Latest Intravenous fluids Stories
Starch-based intravenous (IV) fluids used by the NHS to treat seriously ill patients are causing unnecessary deaths.
Although an intravenous fluid that paramedics in Japan often give to patients in cardiac arrest before they reach hospital may help restore circulation, it may also be linked to reduced survival with minimal neurological or physical damage one month later.
In an analysis of studies that examined critically ill patients requiring an increase in blood fluid volume, intravenous use of the fluid hydroxyethyl starch, compared with other resuscitation solutions, was not associated with decreased mortality.
FRANKLIN, Tenn., July 11, 2011 /PRNewswire/ -- Denise Macklin, BSN, RNC, representing the research team of Dr. Cynthia C. Chernecky Ph.D., RN, AOCN, FAAN, Dr. Jennifer Waller, Ph.D., both from Georgia Health Sciences University; and Dr.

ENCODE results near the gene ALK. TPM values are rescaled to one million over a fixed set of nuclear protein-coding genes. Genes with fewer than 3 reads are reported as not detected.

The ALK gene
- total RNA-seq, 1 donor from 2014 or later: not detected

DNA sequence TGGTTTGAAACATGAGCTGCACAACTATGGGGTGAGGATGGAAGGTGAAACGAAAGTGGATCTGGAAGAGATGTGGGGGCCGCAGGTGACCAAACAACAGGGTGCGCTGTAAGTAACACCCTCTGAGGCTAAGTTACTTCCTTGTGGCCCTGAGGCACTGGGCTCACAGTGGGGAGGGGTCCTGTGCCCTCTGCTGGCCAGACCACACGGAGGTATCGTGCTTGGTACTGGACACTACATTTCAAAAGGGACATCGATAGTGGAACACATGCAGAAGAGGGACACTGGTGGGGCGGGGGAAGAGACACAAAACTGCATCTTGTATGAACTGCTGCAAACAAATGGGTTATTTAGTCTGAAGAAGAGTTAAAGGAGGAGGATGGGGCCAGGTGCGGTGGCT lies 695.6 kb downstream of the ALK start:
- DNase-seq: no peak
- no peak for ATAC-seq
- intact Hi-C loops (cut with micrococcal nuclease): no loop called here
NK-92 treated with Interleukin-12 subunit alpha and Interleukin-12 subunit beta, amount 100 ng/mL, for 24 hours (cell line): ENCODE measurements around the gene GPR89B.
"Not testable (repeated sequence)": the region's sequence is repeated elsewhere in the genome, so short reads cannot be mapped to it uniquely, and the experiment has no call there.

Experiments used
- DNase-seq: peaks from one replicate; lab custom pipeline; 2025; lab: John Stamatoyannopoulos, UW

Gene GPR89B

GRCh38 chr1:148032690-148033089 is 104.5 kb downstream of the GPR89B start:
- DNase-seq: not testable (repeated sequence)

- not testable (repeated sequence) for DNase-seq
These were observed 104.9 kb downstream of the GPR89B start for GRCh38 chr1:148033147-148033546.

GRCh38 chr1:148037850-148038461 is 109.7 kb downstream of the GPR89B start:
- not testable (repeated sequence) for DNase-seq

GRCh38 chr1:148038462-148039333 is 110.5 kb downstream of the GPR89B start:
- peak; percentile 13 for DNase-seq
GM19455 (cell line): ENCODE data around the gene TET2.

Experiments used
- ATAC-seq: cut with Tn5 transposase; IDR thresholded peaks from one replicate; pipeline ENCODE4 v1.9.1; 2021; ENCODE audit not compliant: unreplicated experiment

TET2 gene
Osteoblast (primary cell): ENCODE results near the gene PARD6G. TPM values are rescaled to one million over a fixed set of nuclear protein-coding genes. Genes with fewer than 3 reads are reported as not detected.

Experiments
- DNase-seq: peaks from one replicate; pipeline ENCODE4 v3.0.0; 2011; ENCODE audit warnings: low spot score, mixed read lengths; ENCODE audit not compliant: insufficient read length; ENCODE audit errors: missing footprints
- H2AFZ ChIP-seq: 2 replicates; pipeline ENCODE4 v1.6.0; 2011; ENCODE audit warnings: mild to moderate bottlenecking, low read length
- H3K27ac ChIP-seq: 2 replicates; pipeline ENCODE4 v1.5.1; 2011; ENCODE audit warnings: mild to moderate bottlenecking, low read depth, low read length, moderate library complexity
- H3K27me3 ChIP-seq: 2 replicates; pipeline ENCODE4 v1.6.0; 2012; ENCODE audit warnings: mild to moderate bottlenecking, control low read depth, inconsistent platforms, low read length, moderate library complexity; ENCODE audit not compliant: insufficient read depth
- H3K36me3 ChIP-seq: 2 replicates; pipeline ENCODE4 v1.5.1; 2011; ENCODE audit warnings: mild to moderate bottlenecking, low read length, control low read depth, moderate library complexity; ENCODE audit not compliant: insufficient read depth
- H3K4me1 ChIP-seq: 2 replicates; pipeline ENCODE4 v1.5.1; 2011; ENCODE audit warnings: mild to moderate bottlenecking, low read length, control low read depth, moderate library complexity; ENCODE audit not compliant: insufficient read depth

Intravenous therapy, commonly known as IV therapy, is known as the administration of a liquid substance directly into a vein. It is also known as drip therapy, because most often the liquid is suspended above the IV site by an infusion pump, and runs through a drip chamber, which prevents air from entering the line. IVs are the preferred method of drug administration in hospital settings because they are the fastest known route of getting medication to the body. Intravenous therapy can also...